Rio Tinto details major delay and costs for Mongolia copper project

Rio Tinto has confirmed delays and a major cost blowout at its flagship copper project in Mongolia, saying the underground expansion of its Oyu Tolgoi project will come in more than a quarter over the original budget (reports The Australian).
18th December 2020
Resources Rising Stars

Rio Tinto has confirmed delays and a major cost blowout at its flagship copper project in Mongolia, saying the underground expansion of its Oyu Tolgoi project will come in more than a quarter over the original budget (reports The Australian).

The underground operation at the giant mine — scheduled to become the biggest copper operation in the world when complete — will be delivered by October 2022, marking a near two-year delay from the original timeline.

The underground expansion, originally tipped to cost $US5.3bn ($7bn), will now cost $US6.75bn, or over 27 per cent more than when the project was approved in 2016.

The figures are in line with guidance released by the mining major in October, when Rio flagged production starting in the earlier part of a window between October 2022 and June 2023, and costs of $US6.6bn to $US7.1bn.

The latest estimates also include the impact of COVID-19, although Rio said that could change again should the global pandemic spark tougher restrictions.

“The definitive estimate assumes restrictions in 2021 that are no more stringent than those experienced in September 2020. Should COVID-19 constraints continue beyond 2021, or should the COVID-19 situation escalate further in 2021 leading to tougher restrictions, additional costs and schedule impacts will arise,” Rio said in a statement issued late on Wednesday.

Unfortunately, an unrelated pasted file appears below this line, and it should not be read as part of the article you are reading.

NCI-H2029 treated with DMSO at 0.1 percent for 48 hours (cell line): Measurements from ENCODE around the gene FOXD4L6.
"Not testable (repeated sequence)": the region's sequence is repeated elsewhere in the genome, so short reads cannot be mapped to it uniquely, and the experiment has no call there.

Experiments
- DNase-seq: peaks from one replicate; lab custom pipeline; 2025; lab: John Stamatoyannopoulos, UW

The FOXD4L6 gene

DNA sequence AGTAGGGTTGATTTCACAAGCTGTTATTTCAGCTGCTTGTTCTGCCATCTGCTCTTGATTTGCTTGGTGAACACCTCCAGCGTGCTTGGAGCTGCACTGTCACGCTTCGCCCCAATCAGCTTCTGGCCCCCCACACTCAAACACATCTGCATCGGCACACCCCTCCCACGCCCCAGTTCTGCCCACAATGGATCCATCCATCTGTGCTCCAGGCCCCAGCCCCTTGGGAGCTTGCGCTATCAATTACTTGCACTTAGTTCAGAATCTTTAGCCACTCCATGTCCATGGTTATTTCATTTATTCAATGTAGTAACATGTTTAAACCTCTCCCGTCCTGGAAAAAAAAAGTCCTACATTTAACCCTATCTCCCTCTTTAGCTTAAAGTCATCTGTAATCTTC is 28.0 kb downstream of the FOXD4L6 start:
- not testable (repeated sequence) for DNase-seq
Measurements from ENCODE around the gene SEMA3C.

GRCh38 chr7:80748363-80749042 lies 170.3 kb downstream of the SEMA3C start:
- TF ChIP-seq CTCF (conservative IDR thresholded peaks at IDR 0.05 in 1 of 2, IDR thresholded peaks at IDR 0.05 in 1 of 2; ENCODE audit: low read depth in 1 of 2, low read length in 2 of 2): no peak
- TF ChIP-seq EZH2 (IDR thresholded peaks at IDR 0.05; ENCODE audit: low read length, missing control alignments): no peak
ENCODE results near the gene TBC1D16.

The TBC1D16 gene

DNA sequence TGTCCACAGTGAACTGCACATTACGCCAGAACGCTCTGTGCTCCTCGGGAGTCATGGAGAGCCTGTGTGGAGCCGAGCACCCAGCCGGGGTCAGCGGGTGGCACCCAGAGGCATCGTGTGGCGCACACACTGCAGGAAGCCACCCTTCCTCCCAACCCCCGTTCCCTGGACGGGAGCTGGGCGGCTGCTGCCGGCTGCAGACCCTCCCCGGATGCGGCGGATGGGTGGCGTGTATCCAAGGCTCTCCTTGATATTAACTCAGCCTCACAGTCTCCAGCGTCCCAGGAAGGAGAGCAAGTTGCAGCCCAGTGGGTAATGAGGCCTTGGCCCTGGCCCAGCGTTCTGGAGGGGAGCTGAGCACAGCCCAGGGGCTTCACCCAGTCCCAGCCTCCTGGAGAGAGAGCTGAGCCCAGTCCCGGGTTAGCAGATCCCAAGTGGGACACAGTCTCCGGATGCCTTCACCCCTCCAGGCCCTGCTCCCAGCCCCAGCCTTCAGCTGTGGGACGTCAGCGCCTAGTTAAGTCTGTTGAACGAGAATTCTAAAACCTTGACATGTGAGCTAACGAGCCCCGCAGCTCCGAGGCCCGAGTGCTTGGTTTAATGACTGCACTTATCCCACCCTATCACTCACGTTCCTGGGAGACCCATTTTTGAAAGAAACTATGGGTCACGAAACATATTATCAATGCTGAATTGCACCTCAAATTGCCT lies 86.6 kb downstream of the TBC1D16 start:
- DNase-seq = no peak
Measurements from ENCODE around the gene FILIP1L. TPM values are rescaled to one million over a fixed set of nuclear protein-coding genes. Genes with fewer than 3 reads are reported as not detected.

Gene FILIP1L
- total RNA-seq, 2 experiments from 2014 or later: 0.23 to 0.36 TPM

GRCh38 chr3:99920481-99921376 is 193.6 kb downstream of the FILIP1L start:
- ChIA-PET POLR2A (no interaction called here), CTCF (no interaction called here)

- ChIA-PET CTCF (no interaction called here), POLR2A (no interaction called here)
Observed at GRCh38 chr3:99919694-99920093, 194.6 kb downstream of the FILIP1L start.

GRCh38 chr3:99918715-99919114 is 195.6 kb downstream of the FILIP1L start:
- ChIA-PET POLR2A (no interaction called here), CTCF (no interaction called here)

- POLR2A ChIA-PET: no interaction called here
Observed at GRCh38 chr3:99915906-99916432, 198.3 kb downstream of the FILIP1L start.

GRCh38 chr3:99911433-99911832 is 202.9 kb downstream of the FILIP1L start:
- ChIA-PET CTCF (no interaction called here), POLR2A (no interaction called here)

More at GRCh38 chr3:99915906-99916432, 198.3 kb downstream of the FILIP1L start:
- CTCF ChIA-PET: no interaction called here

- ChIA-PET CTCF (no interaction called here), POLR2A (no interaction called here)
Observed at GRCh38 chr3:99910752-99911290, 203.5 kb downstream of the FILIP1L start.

Oyu Tolgoi is forecast to produce 480,000 tonnes of copper per year from 2028 to 2036 from the open pit and underground, compared with 146,300 tonnes in 2019 from the open pit.

The $US5.3bn budget relates to “Panel 0” of the underground expansion, with the next two panels still hinging on further studies, and initial recommendations expected mid-2021.

“These studies will also consider options and associated costs to recover the copper contained within the pillars added to the mine design of Panel 0,” Rio noted.

Limited progress appears to have been made over an ongoing funding argument with Rio’s joint venture partner on Oyu Tolgoi, Turquoise Hill Resources.

“Progress has been limited although Rio Tinto remains committed to implementation of the funding plan agreed in the memorandum of understanding,” Rio said. “Rio Tinto has, through Turquoise Hill Resources, made significant equity contributions to fund Oyu Tolgoi to date and is providing completion support undertaking in respect of the $US4.4bn project finance facility. Rio Tinto remains of the view that all shareholders should contribute proportionately and share equitably in the benefit.”

Rio said it, along with the Mongolian government and Turquoise Hill, need to clear outstanding government approvals, funding and a power solution to allow the project to start caving operations in 2021.

“We will continue to work together with the government of Mongolia and Turquoise Hill to progress the project, including finalising all necessary approvals and agreeing a solution on power and funding,” Rio’s head of copper and diamonds Arnaud Soirat said.

 

Image: Rio Tinto

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